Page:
2 months ago

There is only one thing that the republicans and the male hierarchy care about and that is abortion. Control women. Produce offspring. There is nothing sacred or holy about their decisions. The whole "pro-life" solution is about punishing women and doctors regardless of their situation. There is no care about children after birth. It's all about pregnancy and then there's the double standard of allowing men to "sow their wild oats" regardless of the consequences ...because the consequences are just for women and children. This is wrong.

Dolores Pap
2 months ago

You are so right! And, they are hypocrites- we already know that they have no problem with abortion when their mistress/girlfriend find themselves compromised and need an abortion..

Sister Lea Hunter
2 months ago

"Brett Kavanaugh, introduced himself to the country with the preposterous falsehood that “no president has ever consulted more widely, or talked with more people from more backgrounds, to seek input about a Supreme Court nomination.” Even if Kavanaugh were not a post–Bill Clinton convert to the belief that the president is above the law, his decision to ritually debase himself before the president who selected him is an act that should end any fantasy that Kavanaugh possesses the necessary personal integrity to hold the position, let alone to defend the constitutional rights of Americans from a government determined to strip them away." https://www.theatlantic.com/ideas/archive/2018/09/redemption-court/5669…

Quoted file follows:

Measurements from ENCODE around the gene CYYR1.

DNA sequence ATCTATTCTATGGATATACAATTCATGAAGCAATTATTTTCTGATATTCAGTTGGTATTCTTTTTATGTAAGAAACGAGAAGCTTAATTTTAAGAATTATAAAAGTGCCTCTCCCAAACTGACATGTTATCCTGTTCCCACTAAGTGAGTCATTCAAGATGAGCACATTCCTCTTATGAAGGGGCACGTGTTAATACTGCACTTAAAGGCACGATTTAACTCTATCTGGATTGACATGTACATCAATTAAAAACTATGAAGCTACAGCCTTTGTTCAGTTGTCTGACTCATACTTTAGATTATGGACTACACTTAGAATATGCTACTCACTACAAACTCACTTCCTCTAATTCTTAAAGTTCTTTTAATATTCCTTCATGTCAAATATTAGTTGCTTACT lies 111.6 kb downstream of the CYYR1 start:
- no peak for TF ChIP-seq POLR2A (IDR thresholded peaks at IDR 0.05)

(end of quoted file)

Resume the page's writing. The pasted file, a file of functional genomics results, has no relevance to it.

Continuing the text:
Stuart Meisenzahl
2 months ago

Sister Lea
Since you consider your quoted material to be "a preposterous falsehood" you must be able to readily demonstrate exactly what other Supreme Court Nominee was ever picked with more people from more backgrounds consulted.....please do so.
Of all the attempted accusations thrown at Judge Kavanaugh by his opponents, none of them has had the temerity to attack "his integrity" either as a judge or as a person.
Your referenced article in the Atlantic is all of a piece with all of the Atlantic's many assaults on Court decisions it disagrees with. In that article The Atlantic, as usual, must struggle mightily and ineffectively with its chosen political party's past adherence and sponsorship of racial discrimination in its effort to unpin that tale from the Donkey.

Michael Burke
1 month 3 weeks ago

network of course skipped abortion as main question

slavery was lawful, then changed
settled law is a red herring

A Fielder
1 month 3 weeks ago

According to Kavanaugh in 2015, “What happens at Georgetown prep stays at Georgetown prep. That’s been a good thing for all of us I think.”